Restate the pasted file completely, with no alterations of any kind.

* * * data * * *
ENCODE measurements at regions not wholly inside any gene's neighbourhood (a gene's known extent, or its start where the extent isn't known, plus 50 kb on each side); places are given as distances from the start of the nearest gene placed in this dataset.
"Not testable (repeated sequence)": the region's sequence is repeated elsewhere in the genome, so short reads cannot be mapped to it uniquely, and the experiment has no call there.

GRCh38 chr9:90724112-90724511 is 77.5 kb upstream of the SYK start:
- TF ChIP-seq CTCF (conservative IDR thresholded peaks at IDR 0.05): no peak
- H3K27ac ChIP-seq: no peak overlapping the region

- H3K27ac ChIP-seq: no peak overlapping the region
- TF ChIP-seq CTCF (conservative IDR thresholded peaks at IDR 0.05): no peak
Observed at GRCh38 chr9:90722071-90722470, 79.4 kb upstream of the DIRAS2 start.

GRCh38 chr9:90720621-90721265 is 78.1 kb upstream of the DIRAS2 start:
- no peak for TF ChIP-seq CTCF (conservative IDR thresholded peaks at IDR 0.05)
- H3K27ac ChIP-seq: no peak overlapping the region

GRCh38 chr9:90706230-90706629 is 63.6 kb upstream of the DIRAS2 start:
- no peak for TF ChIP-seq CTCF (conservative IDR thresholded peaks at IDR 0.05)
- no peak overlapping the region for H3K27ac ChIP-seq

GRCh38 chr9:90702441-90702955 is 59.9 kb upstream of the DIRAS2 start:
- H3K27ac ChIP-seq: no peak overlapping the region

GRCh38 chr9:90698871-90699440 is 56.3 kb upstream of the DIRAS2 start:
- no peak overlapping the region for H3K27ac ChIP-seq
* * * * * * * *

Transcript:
ENCODE measurements at regions not wholly inside any gene's neighbourhood (a gene's known extent, or its start where the extent isn't known, plus 50 kb on each side); places are given as distances from the start of the nearest gene placed in this dataset.
"Not testable (repeated sequence)": the region's sequence is repeated elsewhere in the genome, so short reads cannot be mapped to it uniquely, and the experiment has no call there.

GRCh38 chr9:90724112-90724511 is 77.5 kb upstream of the SYK start:
- TF ChIP-seq CTCF (conservative IDR thresholded peaks at IDR 0.05): no peak
- H3K27ac ChIP-seq: no peak overlapping the region

- H3K27ac ChIP-seq: no peak overlapping the region
- TF ChIP-seq CTCF (conservative IDR thresholded peaks at IDR 0.05): no peak
Observed at GRCh38 chr9:90722071-90722470, 79.4 kb upstream of the DIRAS2 start.

GRCh38 chr9:90720621-90721265 is 78.1 kb upstream of the DIRAS2 start:
- no peak for TF ChIP-seq CTCF (conservative IDR thresholded peaks at IDR 0.05)
- H3K27ac ChIP-seq: no peak overlapping the region

GRCh38 chr9:90706230-90706629 is 63.6 kb upstream of the DIRAS2 start:
- no peak for TF ChIP-seq CTCF (conservative IDR thresholded peaks at IDR 0.05)
- no peak overlapping the region for H3K27ac ChIP-seq

GRCh38 chr9:90702441-90702955 is 59.9 kb upstream of the DIRAS2 start:
- H3K27ac ChIP-seq: no peak overlapping the region

GRCh38 chr9:90698871-90699440 is 56.3 kb upstream of the DIRAS2 start:
- no peak overlapping the region for H3K27ac ChIP-seq